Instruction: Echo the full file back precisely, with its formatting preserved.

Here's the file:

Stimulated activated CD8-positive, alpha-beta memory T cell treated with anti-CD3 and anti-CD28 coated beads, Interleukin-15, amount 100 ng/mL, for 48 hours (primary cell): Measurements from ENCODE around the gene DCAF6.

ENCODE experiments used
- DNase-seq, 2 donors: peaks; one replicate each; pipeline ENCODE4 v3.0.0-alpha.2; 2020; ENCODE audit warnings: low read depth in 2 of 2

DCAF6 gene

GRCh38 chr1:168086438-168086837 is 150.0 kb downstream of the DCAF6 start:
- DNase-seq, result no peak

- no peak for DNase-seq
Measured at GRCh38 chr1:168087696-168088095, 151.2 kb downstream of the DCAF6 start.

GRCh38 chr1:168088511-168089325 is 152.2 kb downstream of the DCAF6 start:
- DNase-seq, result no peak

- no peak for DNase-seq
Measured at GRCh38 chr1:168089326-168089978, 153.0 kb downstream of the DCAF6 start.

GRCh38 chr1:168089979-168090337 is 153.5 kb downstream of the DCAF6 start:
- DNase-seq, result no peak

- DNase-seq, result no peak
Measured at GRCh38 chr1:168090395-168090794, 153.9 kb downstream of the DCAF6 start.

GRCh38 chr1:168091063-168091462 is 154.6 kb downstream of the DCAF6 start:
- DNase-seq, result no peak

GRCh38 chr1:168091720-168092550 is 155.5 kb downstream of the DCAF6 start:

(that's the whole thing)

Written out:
Stimulated activated CD8-positive, alpha-beta memory T cell treated with anti-CD3 and anti-CD28 coated beads, Interleukin-15, amount 100 ng/mL, for 48 hours (primary cell): Measurements from ENCODE around the gene DCAF6.

ENCODE experiments used
- DNase-seq, 2 donors: peaks; one replicate each; pipeline ENCODE4 v3.0.0-alpha.2; 2020; ENCODE audit warnings: low read depth in 2 of 2

DCAF6 gene

GRCh38 chr1:168086438-168086837 is 150.0 kb downstream of the DCAF6 start:
- DNase-seq, result no peak

- no peak for DNase-seq
Measured at GRCh38 chr1:168087696-168088095, 151.2 kb downstream of the DCAF6 start.

GRCh38 chr1:168088511-168089325 is 152.2 kb downstream of the DCAF6 start:
- DNase-seq, result no peak

- no peak for DNase-seq
Measured at GRCh38 chr1:168089326-168089978, 153.0 kb downstream of the DCAF6 start.

GRCh38 chr1:168089979-168090337 is 153.5 kb downstream of the DCAF6 start:
- DNase-seq, result no peak

- DNase-seq, result no peak
Measured at GRCh38 chr1:168090395-168090794, 153.9 kb downstream of the DCAF6 start.

GRCh38 chr1:168091063-168091462 is 154.6 kb downstream of the DCAF6 start:
- DNase-seq, result no peak

GRCh38 chr1:168091720-168092550 is 155.5 kb downstream of the DCAF6 start: